MOORE, George Peter (1778-bef.1828), of 7 Great George Street, Westminster.

Published in The History of Parliament: the House of Commons 1790-1820, ed. R. Thorne, 1986
Available from Boydell and Brewer



1802 - Mar. 1806

Family and Education

bap. 25 May 1778, 3rd but 1st surv. s. of Peter Moore* by Sarah, da. of Col. Richmond Webb. educ. Westminster 1793; Christ’s, Camb. 1798-1802; L. Inn 1799. m. 25 May 1809, Harriet, da. of John Marsh of St. Paul’s, Covent Garden, Mdx., s.p.

Offices Held

Capt. Oxon. militia 1806-9.


Moore’s two elder brothers perished in India, where his father had made his fortune. He was put up by the latter, together with John Prinsep*, in a successful bid to oust Queenborough from the ministerial nominees in 1802. He thus entered Parliament before his father. No speech in the House can with any certainty be attributed to him. The vote for inquiry into the Prince of Wales’s financial claims attributed to him, 4 Mar. 1803, was one of five subsequently contradicted on the grounds that he voted ‘with the minister’, but, like his father, he steadily opposed Addington from the resumption of hostilities in May 1803 and was listed a Foxite. He opposed Pitt’s additional force bill, 8 June 1804, being locked out on 11 June, and was in opposition in the divisions of 12 Feb., 1 and 6 Mar., 8 Apr. and 12 June 1805.

On 9 Mar. 1806 Moore’s father wrote to Fox who had asked for his seat to accommodate Sir Samuel Romilly, solicitor-general in the Grenville ministry, suggesting compensation for his compliance:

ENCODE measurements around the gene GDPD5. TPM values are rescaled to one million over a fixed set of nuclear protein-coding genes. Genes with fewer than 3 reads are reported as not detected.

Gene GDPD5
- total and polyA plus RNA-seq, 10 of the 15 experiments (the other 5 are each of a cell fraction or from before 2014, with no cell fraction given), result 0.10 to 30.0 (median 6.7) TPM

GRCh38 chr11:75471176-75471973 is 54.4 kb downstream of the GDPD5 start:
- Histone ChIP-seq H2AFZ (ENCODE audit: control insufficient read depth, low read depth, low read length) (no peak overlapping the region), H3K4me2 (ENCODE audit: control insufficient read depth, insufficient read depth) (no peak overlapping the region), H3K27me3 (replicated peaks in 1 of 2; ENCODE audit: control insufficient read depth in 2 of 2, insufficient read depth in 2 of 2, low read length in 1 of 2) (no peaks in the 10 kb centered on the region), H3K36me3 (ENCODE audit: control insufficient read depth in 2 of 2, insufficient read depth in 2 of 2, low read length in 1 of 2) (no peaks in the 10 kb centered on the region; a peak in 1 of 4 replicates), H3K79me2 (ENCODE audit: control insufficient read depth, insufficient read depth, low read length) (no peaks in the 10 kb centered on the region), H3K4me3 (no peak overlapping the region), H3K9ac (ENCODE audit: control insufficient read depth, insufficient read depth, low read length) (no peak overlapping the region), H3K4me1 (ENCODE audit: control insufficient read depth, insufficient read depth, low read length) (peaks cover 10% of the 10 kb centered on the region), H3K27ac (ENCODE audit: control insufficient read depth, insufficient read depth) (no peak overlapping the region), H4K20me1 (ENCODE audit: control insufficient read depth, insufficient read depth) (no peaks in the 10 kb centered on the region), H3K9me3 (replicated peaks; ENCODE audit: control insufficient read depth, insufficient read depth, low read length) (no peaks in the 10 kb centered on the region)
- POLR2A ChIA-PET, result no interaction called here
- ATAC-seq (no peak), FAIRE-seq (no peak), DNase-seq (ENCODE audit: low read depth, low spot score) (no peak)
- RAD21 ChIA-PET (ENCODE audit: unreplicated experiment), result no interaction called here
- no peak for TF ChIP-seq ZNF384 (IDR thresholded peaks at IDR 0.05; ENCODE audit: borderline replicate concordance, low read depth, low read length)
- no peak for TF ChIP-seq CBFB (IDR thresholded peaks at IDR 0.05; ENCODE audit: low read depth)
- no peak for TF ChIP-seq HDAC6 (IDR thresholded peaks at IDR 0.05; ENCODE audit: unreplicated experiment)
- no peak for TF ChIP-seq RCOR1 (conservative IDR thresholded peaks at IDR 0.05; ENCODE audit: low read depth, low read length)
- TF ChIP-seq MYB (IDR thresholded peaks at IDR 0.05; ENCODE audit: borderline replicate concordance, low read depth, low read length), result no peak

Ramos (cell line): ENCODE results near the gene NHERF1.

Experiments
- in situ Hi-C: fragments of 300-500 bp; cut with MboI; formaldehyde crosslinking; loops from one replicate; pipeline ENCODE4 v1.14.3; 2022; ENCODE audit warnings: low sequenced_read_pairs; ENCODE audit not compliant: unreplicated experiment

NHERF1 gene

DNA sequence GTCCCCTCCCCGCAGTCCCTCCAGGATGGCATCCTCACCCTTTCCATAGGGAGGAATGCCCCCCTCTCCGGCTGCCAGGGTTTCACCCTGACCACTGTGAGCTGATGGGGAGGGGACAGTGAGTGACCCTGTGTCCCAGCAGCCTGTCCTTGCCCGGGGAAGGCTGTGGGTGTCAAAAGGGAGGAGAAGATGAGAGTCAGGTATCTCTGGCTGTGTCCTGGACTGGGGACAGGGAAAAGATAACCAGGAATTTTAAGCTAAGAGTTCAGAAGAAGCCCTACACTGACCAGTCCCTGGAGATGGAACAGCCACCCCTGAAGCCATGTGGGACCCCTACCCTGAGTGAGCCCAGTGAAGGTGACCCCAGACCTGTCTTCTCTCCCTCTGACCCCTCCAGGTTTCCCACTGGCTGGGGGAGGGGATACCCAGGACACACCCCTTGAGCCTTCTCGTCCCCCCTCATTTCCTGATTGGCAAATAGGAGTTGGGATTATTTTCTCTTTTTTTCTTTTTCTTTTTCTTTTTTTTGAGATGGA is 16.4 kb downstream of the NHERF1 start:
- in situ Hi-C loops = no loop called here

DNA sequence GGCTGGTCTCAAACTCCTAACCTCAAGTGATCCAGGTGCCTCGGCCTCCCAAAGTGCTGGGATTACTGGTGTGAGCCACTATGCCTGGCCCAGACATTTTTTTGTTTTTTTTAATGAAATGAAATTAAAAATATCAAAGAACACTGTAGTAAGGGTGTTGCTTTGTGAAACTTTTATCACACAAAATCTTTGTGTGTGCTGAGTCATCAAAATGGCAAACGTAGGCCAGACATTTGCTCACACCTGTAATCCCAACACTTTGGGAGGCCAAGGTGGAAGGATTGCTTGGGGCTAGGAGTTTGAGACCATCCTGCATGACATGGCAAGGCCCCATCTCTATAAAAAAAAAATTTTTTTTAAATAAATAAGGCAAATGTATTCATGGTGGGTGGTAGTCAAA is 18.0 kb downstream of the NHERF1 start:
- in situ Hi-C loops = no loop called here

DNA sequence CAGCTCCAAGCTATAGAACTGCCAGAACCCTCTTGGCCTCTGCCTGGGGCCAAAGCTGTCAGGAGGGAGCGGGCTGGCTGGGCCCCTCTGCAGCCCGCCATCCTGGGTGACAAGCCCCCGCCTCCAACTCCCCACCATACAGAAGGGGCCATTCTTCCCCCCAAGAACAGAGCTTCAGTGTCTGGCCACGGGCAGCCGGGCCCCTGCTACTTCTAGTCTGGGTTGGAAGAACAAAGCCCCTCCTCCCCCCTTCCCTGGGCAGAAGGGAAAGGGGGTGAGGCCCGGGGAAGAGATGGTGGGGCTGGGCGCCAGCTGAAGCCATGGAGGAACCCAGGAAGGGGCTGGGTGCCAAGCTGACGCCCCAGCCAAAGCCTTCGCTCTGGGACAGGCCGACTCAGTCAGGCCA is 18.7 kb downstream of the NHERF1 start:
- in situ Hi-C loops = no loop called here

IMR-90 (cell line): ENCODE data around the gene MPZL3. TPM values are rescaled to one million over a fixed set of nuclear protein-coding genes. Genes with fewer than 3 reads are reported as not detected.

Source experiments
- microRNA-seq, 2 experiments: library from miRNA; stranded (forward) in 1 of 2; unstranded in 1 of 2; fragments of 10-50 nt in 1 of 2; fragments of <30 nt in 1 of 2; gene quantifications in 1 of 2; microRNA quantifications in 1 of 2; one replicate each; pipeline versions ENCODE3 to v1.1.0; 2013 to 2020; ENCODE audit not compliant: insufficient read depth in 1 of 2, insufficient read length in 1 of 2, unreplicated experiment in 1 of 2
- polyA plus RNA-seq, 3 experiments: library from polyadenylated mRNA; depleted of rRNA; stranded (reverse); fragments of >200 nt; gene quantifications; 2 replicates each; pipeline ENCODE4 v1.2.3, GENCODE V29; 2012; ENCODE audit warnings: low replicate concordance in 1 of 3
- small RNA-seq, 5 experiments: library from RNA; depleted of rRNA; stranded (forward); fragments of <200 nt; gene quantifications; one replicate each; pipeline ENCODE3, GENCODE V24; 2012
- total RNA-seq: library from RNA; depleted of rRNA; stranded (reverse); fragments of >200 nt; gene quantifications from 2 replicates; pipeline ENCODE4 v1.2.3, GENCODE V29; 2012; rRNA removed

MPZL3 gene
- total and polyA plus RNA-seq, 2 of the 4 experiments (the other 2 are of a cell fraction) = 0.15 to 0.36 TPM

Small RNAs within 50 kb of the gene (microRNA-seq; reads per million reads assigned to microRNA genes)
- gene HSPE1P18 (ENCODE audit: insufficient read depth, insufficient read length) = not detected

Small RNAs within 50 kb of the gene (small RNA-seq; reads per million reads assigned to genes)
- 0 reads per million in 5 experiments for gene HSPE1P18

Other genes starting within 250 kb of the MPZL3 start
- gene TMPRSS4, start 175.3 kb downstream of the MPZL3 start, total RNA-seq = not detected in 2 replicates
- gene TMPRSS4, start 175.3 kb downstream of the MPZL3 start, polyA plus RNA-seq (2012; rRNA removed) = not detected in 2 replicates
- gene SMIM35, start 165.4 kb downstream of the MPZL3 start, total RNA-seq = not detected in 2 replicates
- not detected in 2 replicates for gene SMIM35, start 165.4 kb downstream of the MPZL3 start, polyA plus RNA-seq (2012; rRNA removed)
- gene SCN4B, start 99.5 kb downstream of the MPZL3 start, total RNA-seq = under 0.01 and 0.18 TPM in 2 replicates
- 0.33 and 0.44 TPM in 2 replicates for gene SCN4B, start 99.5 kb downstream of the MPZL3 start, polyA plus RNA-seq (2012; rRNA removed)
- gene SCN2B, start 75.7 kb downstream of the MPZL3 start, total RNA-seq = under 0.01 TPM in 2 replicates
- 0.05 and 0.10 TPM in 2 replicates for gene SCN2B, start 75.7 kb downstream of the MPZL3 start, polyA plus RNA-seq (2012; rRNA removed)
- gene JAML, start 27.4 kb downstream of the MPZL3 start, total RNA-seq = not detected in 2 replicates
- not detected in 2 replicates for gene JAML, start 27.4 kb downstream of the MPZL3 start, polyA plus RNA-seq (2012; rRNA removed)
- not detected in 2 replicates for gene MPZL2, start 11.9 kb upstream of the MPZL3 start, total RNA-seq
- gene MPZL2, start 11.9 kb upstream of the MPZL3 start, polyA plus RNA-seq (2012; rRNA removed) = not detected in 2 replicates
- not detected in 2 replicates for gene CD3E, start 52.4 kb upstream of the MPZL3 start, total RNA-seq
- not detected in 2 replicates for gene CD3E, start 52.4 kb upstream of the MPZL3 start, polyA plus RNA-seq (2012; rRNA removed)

The equivalent I ask is, a provision for my son, for whom I had three several offers under Mr Addington’s administration (without meaning any act of kindness towards me), but all of which I declined ... But, as I am unable, at this time, to point out any certain specific object, I must place my implicit confidence, that it will be realized to my son as soon as may be, and put down as a debt due to me. My son is perfectly well qualified for any office or place which may be entrusted to him ... I shall thus consider my son as specially placed under your protection, and a provision for him positively secured. Of course, he will take the Chiltern Hundreds, and I will move for the writ, whenever you shall have arranged for it.

Fox’s death and the change of ministry no doubt frustrated the completion of the bargain. Moore was practically lost to view. He evidently died in his father’s lifetime, not being mentioned in his will in 1828: only his younger brother Macartney was stated to have survived their father.

Morning Chron. 9 Mar. 1803, 13 June 1804; Add. 51469, f. 7.

Ref Volumes: 1790-1820

Author: R. G. Thorne